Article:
All told, Torres, traded to Columbus by Edmonton for Gilbert Brule in July of 2008, has been suspended five times and fined or warned by the NHL’s head office on four other occasions. His rap sheet includes four games for a hit on Oiler Jordan Eberle. His latest suspension, 41 games with San Jose for steamrolling Jakob Silfverberg, brings to 74 the games he’s been suspended for. In all, his dirty deeds have cost Torres about $670,000 in salary.

In terms of his career, it’s too bad, really. If Torres would’ve tried to toe the line, as he usually (not always) did during his time with Edmonton, instead of too often jumping across it with both feet, chances are we wouldn’t have seen him make stops in five different cities after leaving the Oilers.

Torres was often an effective player, and sometimes a force, during his tenure with the Oilers, but he’s been unable, or perhaps unwilling, to adapt. Instead of playing a significant part in another playoff run, like he did in 2006, Torres is running out of time. 

This series will look at the top 100 Edmonton Oilers from the NHL era 1979-80 to 2014-15, starting with 100 and working up. 

Listen to Robin Brownlee Wednesdays and Thursdays from 3 p.m. to 5 p.m. on the Jason Gregor Show on TSN 1260.

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  • Morgo_82

    Ah Raffi Torres, this takes me back to when he was an effective player and not just a piece of crap who should be permanently kicked out of the league.

    • mrBacon

      I actually feel a little bad for the guys like Torres what just had the unfortunate luck of being born at the wrong time. He had been coached to play a certain way most of his life up to that point, and then they just change the whole game up. Had he been born 10 years earlier, he would’ve been remembered as a hard nosed guy who made opponents pay and was able to chip in during his prime. 10 years later and he likely would’ve had very different coaching.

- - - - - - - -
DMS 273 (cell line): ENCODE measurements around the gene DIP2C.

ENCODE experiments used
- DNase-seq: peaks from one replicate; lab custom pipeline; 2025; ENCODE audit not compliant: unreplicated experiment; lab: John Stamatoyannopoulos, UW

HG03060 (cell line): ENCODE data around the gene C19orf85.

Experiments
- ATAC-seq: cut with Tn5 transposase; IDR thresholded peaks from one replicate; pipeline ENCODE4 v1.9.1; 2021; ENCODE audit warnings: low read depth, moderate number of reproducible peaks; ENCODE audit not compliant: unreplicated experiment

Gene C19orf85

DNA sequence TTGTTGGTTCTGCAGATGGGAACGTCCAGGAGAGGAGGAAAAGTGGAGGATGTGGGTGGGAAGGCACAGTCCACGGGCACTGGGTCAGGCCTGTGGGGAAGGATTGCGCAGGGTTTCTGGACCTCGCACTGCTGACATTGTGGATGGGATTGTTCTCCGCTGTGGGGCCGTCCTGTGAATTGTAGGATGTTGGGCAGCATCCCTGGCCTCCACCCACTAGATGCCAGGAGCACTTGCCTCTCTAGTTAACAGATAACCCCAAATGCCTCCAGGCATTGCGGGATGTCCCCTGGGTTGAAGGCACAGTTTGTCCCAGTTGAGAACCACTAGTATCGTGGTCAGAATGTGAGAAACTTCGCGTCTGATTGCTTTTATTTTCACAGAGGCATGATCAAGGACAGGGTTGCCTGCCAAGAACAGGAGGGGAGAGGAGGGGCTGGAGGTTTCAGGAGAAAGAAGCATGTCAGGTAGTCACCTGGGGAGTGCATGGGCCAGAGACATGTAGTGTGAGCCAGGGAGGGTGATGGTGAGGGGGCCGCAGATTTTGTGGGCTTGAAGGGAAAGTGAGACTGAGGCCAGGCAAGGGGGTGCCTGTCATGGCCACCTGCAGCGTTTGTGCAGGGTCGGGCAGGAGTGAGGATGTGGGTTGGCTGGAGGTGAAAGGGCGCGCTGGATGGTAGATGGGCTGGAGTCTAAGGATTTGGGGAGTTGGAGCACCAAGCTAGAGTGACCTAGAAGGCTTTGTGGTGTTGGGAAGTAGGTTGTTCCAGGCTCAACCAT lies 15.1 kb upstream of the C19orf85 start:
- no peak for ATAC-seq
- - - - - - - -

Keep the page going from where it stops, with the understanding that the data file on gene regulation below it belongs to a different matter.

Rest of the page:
The example we always refer to is Scott Stevens. He’s still one of my favourites and had he played the majority of his career post lockout he either would’ve been very different, or perpetually suspended.

      But really, how many of you still go back and watch his most famous hits every once in awhile?

  • For Pete's Sake!

    Raffi is a real throwback. Coaches used to absolutely love guys like him.

    Like you said, Robin. A predatory hit could turn a playoff series around and that series against San Jose wasn’t the first one that happened in.

    I remember a hit like that by Bryan Trottier on Bob Gainey that devastated the Canadiens and helped win the series for the Islanders.

    Now guys like that are pariahs and predators. How the world changes. What would Scott Stevens be in today’s NHL if he was still around?

    If Raffi had been born a couple of decades earlier, we might be speaking of him differently.

    • Morgo_82

      I agree completely. Scott Stevens in today’s NHL would be either rendered ineffective completely or suspended all the time. Imagine what Phaneuf or Kassian would be like in the 80’s, absolute devastation machines.

  • Poke Check

    From the article: “Instead of playing a significant part in another playoff run, like he did in 2006…”

    I think it’s kind of interesting that Torres had a similar impact, albeit smaller over the entire playoffs, in the Canucks run to the 2011 finals as he did in 2006. Would the Canucks have won the first series, if Torres hadn’t taken out Seabrook?

  • giddy

    I was a huge Raffi fan in the mid 2000’s. Fav Oiler behind obvious mentions like Smytty and Jason Smith. Shame he turned into such a cheap shotting POS. I’ll never understand that.

    • For Pete's Sake!

      That’s the point though. Raffi didn’t change. The NHL did. We used to love big hits like Raffi laid out.

      Now that we know the devastating effects concussions have on player’s lives the league changed but unfortunatedly for Raffi, he couldn’t adapt.